Report: Hawks getting No. 4 pick locks Lakers-Pelicans Anthony Davis trade into July 6 completion

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The Lakers reportedly didn’t negotiate the Anthony Davis trade date with the Pelicans – an important consideration. That apparently left it in New Orleans’ hands, and the Pelicans flipping the No. 4 pick to the Hawks means the Davis trade will be completed the first allowable day.

Sam Amick of The Athletic:

Adrian Wojnarowski of ESPN:

The Lakers now project to have about $24 million in cap room.

Maybe they can get more by including other players in the trade, but that would make the deal even costlier for the Lakers. Davis could also waive his trade kicker, but first, they’d need to ask him. He might refuse.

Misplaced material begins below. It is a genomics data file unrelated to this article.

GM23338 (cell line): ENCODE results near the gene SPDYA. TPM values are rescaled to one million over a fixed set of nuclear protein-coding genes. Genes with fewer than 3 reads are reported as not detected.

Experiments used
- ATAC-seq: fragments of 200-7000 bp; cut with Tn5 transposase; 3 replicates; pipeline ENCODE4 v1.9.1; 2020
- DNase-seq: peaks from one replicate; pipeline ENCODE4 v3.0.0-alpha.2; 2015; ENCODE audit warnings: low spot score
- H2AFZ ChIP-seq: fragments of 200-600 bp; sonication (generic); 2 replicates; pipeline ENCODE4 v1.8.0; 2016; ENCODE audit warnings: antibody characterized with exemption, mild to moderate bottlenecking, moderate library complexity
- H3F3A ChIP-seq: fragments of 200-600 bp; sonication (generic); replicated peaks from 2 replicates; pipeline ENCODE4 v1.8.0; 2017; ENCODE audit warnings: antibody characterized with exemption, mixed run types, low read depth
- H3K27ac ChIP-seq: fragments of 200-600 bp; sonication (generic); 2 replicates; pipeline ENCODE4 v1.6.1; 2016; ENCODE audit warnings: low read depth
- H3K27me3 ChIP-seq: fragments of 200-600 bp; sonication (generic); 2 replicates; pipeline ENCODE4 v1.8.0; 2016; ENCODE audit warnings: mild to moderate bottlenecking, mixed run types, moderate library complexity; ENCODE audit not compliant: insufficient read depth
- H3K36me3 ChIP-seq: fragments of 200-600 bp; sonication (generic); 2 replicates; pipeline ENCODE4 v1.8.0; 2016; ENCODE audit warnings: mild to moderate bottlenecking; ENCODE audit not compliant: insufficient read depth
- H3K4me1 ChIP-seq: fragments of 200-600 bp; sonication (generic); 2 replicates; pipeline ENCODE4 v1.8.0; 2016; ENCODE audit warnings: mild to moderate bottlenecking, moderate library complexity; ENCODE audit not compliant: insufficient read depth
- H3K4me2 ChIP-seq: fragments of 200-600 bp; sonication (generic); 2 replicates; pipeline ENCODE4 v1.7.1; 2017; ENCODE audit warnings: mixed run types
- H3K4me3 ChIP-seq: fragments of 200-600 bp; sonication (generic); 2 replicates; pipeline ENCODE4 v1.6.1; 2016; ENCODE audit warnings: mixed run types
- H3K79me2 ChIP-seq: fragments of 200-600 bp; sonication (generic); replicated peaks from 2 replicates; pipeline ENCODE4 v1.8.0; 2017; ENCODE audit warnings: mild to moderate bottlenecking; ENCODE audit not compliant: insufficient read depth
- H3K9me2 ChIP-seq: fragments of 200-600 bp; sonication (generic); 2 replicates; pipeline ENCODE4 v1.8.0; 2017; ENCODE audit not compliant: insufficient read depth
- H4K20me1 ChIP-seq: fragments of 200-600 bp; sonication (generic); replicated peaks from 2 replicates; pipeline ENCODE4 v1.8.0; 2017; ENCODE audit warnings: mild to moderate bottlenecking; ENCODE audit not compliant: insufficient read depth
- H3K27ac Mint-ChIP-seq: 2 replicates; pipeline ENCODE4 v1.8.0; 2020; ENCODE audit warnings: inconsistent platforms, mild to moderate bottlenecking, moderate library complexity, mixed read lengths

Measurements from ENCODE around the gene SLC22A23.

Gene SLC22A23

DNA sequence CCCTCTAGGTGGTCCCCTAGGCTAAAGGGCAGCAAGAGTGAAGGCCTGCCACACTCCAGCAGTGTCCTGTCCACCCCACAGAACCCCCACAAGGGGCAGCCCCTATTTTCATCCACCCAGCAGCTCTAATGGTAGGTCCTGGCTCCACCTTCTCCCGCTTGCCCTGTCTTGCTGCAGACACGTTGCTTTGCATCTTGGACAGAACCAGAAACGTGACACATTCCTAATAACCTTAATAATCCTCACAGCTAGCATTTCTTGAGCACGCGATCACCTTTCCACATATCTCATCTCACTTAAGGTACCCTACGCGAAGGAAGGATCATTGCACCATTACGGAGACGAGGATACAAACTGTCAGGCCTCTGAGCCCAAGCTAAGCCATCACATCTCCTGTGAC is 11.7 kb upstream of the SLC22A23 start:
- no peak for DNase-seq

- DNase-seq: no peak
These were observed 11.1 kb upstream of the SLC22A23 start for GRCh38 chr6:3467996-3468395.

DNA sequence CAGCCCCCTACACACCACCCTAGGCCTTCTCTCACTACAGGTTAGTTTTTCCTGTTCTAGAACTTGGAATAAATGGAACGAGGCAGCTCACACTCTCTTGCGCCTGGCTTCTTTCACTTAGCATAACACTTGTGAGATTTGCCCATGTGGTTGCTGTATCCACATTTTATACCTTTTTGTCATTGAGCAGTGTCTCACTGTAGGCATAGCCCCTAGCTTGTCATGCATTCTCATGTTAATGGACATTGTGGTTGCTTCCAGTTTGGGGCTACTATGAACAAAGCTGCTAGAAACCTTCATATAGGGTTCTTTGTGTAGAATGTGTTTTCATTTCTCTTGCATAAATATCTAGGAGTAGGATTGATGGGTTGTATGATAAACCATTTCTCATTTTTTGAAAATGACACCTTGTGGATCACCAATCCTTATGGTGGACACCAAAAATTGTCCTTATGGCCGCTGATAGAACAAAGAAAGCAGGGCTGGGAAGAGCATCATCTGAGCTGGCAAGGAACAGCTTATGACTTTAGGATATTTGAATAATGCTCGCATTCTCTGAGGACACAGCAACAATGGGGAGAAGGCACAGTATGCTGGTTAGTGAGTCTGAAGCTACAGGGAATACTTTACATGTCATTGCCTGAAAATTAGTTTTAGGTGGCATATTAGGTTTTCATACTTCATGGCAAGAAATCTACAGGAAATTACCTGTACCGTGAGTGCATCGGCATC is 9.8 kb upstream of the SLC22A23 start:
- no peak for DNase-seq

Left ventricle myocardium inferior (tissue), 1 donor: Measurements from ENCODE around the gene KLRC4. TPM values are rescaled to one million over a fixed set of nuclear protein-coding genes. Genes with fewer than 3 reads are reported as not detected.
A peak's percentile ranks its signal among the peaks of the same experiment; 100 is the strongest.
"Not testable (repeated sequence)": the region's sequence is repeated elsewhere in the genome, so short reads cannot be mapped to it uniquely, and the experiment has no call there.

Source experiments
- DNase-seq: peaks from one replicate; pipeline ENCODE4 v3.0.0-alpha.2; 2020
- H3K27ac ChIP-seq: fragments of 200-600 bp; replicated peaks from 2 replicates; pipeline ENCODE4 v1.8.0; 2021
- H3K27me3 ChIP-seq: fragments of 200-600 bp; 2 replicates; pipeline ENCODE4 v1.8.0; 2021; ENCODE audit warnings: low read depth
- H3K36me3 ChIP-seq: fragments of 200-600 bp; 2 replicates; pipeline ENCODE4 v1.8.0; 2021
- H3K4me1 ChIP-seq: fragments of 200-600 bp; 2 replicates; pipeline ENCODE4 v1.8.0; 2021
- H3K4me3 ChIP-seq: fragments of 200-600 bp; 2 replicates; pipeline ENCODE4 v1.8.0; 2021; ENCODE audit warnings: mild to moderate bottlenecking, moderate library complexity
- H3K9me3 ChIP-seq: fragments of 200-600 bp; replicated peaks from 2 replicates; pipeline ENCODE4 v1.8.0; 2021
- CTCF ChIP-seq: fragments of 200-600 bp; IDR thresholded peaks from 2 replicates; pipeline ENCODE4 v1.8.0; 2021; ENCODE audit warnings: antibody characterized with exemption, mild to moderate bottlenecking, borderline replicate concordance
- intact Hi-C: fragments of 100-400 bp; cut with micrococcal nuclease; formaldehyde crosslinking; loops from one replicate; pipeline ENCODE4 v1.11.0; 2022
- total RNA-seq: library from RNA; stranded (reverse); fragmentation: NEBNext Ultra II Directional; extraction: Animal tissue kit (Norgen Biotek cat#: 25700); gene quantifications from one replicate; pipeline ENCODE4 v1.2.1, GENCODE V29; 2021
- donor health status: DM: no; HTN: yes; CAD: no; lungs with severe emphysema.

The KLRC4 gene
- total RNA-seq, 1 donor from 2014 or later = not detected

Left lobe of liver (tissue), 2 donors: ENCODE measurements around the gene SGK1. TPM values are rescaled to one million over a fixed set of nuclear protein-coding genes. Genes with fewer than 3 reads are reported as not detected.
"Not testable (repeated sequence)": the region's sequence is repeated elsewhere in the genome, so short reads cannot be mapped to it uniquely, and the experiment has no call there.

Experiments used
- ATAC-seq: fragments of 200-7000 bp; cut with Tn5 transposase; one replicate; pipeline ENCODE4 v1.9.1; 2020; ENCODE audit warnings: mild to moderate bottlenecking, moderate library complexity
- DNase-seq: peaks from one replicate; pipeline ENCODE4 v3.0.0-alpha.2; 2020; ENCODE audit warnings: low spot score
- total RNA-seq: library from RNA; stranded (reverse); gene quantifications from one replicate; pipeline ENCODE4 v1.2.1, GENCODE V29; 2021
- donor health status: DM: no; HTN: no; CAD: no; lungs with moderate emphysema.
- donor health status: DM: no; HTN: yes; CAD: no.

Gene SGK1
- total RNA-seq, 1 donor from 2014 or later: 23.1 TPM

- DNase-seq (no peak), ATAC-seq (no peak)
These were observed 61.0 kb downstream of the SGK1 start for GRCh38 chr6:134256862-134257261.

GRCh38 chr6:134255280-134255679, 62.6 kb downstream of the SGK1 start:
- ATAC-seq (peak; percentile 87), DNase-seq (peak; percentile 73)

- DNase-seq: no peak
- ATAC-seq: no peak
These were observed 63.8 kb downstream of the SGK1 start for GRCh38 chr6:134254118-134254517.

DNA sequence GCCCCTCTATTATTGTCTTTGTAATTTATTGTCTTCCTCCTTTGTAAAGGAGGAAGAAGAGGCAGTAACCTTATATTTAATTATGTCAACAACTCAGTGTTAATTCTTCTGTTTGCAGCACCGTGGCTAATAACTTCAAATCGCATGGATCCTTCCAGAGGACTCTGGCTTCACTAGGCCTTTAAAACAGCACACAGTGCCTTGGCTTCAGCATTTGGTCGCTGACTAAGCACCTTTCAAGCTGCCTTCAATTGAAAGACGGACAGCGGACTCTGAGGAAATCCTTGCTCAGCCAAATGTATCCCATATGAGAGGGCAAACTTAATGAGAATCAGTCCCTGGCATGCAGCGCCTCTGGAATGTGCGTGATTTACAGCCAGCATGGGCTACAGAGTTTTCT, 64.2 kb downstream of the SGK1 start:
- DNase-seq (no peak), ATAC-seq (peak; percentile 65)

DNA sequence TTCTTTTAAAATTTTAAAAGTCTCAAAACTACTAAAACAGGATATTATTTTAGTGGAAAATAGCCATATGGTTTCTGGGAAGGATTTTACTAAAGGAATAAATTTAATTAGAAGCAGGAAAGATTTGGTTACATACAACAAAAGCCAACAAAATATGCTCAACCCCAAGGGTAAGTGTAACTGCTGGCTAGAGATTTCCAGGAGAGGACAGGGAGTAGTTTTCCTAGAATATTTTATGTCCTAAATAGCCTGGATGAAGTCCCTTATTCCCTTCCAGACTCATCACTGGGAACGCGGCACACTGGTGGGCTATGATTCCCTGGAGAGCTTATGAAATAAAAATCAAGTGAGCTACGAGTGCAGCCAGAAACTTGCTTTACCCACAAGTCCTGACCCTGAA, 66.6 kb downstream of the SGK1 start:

Lakers general manager Rob Pelinka apparently agreed to put his team into this situation. But it’s hard to believe he fully understood the implications when he did.

2019 NBA Draft pick-by-pick tracker with analysis of selections, trades

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Buckle up, it’s going to be a bumpy ride.

The NBA Draft saw the trade of the No. 4 pick — twice — plus the No. 6 and 11 picks before the New Orleans Pelicans were even on the clock for the No. 1 pick. Listening to the buzz around the league, expect a lot more first-round trades, especially when we get into the 20s. It’s going to be a crazy night.

We will be on top of it all night long.